Like I said, this will be a work in progress - rest assured though, I will be keeping you informed of our progress and how these things work for us. I am excited for the changes, and a new organization to our pantry!


  1. A lot of stuff can be made into mixes, it just depends on how your family eats. For example, if you only bake chocolate cake once or twice a year, it doesn't make sense to have several cake mixes. If you like making muffins once a week, it is easy enough to take 4-5 ziplock bags and fill with the dry ingredients of your favorite recipe. All you need to do on muffin day is mix in the wet ingredients.

    Realistically, it doesn't have to be more expensive to cook more whole foods (unless you mean throwing everything in your pantry away). That $2.00 cake mix is probably $0.50-$0.75 of ingredients, most people just don't know how to cook a cake without a mix.

  2. I think that sounds like a good idea. Here's what we've been trying to do since about June... I was watching the show "I used to be fat" on MTV, and the girl was with her unsupportive family cooking in the kitchen. They were making a shrimp dish. She was eating her shrimp au naturale, and her family was making a sauce and putting it in something. Her trainer said that after a while, she wouldn't even miss the sauce and that "food should taste like food." Her family said, "No, food should taste like what you put with it." (or something like that. So, I started thinking about food tasting more like food. And that's what we are trying to do. If something calls for Rotel, I instead cut up a tomato and a pepper. Little things like that.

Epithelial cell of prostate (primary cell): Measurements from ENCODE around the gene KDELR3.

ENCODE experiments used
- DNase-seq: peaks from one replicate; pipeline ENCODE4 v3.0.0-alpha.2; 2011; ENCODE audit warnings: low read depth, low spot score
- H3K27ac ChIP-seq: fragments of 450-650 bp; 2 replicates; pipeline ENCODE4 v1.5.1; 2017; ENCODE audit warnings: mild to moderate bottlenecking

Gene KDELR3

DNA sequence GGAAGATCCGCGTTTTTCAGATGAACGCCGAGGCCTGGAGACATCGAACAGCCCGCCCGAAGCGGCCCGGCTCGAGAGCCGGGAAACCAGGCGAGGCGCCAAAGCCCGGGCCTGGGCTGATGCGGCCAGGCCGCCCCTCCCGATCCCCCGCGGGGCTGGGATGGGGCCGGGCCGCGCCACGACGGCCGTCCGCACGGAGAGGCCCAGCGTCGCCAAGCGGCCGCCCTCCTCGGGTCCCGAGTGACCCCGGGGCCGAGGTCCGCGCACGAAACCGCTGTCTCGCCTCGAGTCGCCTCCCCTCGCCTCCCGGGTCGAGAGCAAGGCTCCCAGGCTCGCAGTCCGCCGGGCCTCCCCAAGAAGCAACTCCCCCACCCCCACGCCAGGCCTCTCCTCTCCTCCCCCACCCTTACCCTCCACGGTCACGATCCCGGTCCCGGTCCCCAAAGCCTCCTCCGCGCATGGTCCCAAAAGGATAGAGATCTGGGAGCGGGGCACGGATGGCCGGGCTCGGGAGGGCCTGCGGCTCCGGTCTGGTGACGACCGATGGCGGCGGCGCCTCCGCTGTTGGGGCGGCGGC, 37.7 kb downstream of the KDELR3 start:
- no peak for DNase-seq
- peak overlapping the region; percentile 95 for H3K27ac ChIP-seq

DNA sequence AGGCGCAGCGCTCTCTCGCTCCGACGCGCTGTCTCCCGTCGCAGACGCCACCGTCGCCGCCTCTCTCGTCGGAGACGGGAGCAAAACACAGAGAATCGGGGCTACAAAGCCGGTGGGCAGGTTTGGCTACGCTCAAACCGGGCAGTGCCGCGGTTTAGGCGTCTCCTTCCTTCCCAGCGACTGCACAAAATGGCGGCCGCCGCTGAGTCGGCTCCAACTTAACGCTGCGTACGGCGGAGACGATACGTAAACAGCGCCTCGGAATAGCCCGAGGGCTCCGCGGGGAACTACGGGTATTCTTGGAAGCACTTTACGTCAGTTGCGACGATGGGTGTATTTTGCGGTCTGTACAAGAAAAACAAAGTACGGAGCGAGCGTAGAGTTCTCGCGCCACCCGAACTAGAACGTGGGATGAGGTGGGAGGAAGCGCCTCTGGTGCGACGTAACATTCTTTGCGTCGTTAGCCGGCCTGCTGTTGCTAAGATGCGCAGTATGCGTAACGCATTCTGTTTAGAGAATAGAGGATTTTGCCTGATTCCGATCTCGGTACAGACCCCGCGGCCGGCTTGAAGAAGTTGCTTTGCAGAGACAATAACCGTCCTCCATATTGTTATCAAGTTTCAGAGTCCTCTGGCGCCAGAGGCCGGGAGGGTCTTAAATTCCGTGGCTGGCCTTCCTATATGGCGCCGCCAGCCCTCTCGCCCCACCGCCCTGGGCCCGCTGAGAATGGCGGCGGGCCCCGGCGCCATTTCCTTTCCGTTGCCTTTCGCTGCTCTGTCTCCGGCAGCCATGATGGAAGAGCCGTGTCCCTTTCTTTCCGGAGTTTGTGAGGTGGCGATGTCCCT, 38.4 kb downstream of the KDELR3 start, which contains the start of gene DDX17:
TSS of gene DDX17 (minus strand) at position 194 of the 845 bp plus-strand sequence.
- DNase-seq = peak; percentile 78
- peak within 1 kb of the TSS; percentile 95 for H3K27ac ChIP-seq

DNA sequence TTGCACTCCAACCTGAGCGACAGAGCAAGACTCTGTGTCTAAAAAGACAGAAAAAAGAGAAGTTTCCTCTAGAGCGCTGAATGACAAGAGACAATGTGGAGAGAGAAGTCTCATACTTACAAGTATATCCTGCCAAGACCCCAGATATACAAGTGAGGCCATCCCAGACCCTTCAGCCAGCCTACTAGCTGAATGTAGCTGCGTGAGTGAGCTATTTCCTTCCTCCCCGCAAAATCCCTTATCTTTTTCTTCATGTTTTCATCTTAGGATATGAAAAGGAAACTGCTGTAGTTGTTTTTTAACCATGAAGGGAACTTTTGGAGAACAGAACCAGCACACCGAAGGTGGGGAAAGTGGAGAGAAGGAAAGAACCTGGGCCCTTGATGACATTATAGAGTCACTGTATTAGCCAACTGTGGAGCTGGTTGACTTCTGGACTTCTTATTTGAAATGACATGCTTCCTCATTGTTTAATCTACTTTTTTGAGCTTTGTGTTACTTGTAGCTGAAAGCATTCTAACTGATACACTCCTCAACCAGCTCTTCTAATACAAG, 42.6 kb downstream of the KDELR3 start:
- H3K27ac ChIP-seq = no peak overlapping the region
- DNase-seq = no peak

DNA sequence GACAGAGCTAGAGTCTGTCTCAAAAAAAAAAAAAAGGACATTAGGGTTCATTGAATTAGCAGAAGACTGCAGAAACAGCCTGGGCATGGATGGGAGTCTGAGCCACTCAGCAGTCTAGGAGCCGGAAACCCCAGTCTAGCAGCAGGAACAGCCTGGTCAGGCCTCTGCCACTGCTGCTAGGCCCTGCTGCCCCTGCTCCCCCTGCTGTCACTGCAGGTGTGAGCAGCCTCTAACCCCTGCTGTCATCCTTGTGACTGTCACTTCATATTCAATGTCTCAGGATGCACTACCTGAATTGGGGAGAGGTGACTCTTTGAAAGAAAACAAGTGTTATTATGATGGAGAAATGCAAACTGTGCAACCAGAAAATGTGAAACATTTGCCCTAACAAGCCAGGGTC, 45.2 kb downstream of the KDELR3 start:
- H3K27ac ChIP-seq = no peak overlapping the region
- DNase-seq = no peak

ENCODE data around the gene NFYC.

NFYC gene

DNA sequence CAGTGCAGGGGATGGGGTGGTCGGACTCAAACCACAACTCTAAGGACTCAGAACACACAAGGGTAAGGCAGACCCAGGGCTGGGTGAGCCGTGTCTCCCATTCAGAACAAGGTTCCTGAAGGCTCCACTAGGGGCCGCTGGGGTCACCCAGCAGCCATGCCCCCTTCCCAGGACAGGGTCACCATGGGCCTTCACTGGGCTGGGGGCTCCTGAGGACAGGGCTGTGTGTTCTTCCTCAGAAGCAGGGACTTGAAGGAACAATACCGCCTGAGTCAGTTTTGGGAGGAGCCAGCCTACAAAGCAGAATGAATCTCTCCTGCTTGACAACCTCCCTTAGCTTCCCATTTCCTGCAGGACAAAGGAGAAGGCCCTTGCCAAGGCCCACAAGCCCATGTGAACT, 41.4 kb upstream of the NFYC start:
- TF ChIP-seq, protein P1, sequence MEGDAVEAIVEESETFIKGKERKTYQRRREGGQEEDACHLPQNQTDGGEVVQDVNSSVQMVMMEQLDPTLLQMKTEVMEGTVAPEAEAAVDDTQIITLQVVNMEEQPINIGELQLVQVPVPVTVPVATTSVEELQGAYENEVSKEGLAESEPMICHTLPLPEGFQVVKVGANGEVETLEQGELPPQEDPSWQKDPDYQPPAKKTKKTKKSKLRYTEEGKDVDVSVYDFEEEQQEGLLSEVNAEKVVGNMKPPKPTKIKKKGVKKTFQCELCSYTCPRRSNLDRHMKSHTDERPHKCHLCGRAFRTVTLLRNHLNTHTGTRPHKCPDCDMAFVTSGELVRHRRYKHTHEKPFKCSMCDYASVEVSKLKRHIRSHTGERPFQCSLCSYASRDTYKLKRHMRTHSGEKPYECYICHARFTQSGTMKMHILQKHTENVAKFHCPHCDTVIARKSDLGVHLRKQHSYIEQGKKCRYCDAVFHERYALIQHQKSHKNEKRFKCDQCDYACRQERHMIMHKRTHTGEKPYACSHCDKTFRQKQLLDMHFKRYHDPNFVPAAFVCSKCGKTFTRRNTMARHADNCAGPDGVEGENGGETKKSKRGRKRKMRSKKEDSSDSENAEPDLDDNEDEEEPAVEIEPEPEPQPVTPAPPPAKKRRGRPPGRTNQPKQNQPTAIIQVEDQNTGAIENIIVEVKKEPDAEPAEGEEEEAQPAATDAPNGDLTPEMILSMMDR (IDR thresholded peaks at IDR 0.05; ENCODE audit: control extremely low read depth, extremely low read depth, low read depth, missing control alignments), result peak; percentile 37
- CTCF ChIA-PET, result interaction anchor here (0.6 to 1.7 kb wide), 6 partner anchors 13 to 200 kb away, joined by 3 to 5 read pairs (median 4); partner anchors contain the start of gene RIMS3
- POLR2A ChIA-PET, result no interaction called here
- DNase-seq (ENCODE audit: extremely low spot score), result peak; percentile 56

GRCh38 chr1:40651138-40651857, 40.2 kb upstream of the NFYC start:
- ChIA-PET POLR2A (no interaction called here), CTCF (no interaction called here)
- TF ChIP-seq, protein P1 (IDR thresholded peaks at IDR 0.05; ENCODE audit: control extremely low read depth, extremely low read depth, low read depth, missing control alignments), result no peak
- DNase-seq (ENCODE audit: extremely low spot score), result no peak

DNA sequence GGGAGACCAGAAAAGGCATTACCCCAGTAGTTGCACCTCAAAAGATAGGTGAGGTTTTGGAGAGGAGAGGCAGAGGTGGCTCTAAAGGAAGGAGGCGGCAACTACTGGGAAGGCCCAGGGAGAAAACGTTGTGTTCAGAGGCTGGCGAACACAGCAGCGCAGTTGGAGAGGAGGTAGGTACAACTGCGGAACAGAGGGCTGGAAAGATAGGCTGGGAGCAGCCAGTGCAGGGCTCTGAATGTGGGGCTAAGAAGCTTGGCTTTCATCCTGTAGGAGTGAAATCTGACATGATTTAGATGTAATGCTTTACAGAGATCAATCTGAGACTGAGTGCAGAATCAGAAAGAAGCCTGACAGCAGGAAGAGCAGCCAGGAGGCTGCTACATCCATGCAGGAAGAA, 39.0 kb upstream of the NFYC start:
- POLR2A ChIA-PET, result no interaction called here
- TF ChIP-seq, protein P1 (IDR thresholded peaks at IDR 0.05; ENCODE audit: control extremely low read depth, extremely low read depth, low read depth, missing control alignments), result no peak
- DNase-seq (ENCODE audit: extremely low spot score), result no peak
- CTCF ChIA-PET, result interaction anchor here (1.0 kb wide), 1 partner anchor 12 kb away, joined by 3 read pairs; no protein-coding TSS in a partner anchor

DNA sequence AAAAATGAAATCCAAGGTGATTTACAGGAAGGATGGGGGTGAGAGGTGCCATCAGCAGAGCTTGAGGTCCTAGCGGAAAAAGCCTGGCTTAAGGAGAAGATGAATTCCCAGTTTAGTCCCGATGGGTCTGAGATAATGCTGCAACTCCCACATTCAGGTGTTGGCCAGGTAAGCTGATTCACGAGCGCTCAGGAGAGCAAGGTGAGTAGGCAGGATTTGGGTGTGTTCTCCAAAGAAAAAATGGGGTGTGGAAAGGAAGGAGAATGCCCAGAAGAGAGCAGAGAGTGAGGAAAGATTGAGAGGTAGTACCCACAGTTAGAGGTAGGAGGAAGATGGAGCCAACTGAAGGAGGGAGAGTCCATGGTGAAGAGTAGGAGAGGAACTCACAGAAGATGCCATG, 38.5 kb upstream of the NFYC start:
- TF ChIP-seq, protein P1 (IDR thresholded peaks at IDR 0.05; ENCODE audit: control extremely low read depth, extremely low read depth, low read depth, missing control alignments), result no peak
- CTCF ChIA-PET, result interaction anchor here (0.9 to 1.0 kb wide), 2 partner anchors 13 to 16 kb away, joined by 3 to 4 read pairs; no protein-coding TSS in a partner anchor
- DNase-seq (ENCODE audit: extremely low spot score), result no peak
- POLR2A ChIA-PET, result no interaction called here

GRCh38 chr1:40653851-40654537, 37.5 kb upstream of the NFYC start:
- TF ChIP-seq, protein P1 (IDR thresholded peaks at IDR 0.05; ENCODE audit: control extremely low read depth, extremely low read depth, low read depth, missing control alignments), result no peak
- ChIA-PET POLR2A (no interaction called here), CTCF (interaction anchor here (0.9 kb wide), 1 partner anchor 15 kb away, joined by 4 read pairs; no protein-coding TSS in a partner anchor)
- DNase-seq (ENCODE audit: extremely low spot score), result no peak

We're trying to go as natural as possible and get slowly away from processed foods. I even quit buying bread. If I want it, I have to bake it. 1.) It's more economical for us, and 2.) It tastes better, and 3.) It makes me think twice about every piece of bread that goes in my mouth. Now instead of sandwich being a convenience food for me, a salad is much easier.

    How has this changed our family? Seth has lost 17 pounds. I've lost 1. Anyway, I'll get there in time, though.